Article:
Click here to Download "Understanding How Your Property Is Assessed"
Copies are also available at each of our office locations.

Click here to download our publication
"Closing Guidelines For Real Estate Professionals"

These booklets are also available at both office locations. If your business or organization is interested in numerous copies, please contact us to arrange it.


How are property taxes created?

Your personal property tax all depends on the taxing district you are in, as well as other aspects like Fair Market Value.

For more answers to your questions regarding taxes and the Assessor's office, please read the FAQs below.

  • How is my assessment determined?
  • How is property assessed?
  • What does the Assessor do?
  • What if I disagree with the Assessor's value of my property?
    Q: How is my assessment determined?
    A: To arrive at "Fair Market Value" for your property, the Assessor must know what "willing sellers" and "willing buyers" are doing in the marketplace. He must also keep current on cost of construction in the area and any changes in zoning, financing, and economic conditions which may affect property values. The Assessor uses the three nationally recognized appraisal approaches to value, those being cost, income, and market. This data is then correlated into a final value estimate by the Appraiser. After your appraisal has been made, the appropriate percentage of value required by law is calculated as your "Assessed Value."
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    Q: How is property assessed?
    A: LAND - 10% of "Fair Market Value"
    RESIDENTIAL IMPROVEMENTS - 10% of "fair market value"
    COMMERCIAL PROPERTY - (Including personal property) - 15% of "Fair Market Value" (NOTE: Commercial land is assessed at 10% of "Fair Market Value".)

    The St. Tammany Parish Assessor's Office must appraise and assess approximately 102,000 parcels of property. All public service properties are assessed by the Louisiana Tax Commission.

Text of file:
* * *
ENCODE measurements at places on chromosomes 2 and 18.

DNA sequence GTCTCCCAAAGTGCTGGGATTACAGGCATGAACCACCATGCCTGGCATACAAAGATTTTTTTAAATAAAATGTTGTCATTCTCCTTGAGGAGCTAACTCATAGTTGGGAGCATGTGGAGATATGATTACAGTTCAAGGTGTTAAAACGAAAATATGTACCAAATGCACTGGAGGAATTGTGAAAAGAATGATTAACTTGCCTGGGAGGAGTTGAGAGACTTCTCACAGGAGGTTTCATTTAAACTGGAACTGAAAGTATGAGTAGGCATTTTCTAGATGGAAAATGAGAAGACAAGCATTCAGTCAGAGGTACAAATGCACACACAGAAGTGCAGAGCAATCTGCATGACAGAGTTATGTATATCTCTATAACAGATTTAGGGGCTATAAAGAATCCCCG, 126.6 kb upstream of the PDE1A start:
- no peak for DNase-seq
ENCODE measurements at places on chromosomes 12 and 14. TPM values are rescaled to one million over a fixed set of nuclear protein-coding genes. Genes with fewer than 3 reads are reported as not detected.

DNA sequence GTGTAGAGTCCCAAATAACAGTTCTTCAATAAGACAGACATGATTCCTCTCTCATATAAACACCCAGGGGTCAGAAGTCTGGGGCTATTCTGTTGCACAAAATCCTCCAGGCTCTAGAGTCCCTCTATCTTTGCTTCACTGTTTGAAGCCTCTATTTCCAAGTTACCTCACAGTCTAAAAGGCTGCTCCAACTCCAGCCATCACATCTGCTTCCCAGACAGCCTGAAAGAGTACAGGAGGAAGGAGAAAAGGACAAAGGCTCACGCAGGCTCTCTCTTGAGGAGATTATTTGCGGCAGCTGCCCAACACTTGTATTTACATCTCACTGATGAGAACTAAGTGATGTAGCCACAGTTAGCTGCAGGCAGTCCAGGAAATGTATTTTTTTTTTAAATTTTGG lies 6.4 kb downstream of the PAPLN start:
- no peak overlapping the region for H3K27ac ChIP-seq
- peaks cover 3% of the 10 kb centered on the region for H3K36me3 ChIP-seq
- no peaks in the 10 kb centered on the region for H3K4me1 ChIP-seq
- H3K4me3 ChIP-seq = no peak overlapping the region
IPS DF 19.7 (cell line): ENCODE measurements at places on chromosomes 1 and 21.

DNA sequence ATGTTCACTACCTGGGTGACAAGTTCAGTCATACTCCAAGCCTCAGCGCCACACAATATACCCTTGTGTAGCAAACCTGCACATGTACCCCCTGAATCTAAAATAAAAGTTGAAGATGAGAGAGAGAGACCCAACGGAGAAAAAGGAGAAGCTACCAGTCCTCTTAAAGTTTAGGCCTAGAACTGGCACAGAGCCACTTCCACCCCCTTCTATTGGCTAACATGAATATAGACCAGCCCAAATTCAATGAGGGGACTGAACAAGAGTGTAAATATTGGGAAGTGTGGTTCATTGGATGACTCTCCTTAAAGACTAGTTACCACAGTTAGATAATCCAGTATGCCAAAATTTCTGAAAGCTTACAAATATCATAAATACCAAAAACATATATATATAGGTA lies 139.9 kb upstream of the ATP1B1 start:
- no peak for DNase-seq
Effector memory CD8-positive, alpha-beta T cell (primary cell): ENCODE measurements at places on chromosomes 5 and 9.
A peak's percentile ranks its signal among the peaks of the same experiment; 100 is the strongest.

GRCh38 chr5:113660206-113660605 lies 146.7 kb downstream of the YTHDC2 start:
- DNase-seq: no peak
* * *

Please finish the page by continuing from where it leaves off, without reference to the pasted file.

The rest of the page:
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    Q: What does the Assessor do?
    A: The Assessor is required by the Louisiana Constitution to list, value and enumerate all property subject to ad valorem taxation on an Assessment Roll each year. The "ad valorem" basis for taxation means that all property should be taxed "according to value" which is the definition of ad valorem. The Assessed Value is a percentage of "Fair Market Value" or "Use Value" as prescribed by law.
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    Q: What if I disagree with the Assessor's value of my property?
    A: As a property owner, you have a right to appeal your assessment. To appeal your assessment you must contact your Assessor's Office. It would be helpful to provide information such as a recent appraisal, an opinion of value from a Licensed Realtor or any information documenting adverse conditions that may directly affect the value of your property. If, after discussing the matter with the Assessor, a difference of opinion still exists, you may appeal your assessment to the St. Tammany Board of Review. If the Board, after hearing your petition, agrees with the Assessor, you may appeal this decision to the Louisiana State Tax Commission. If the Commission agrees with the Board and the Assessor, you can then plead your case before the courts should you choose to do so.
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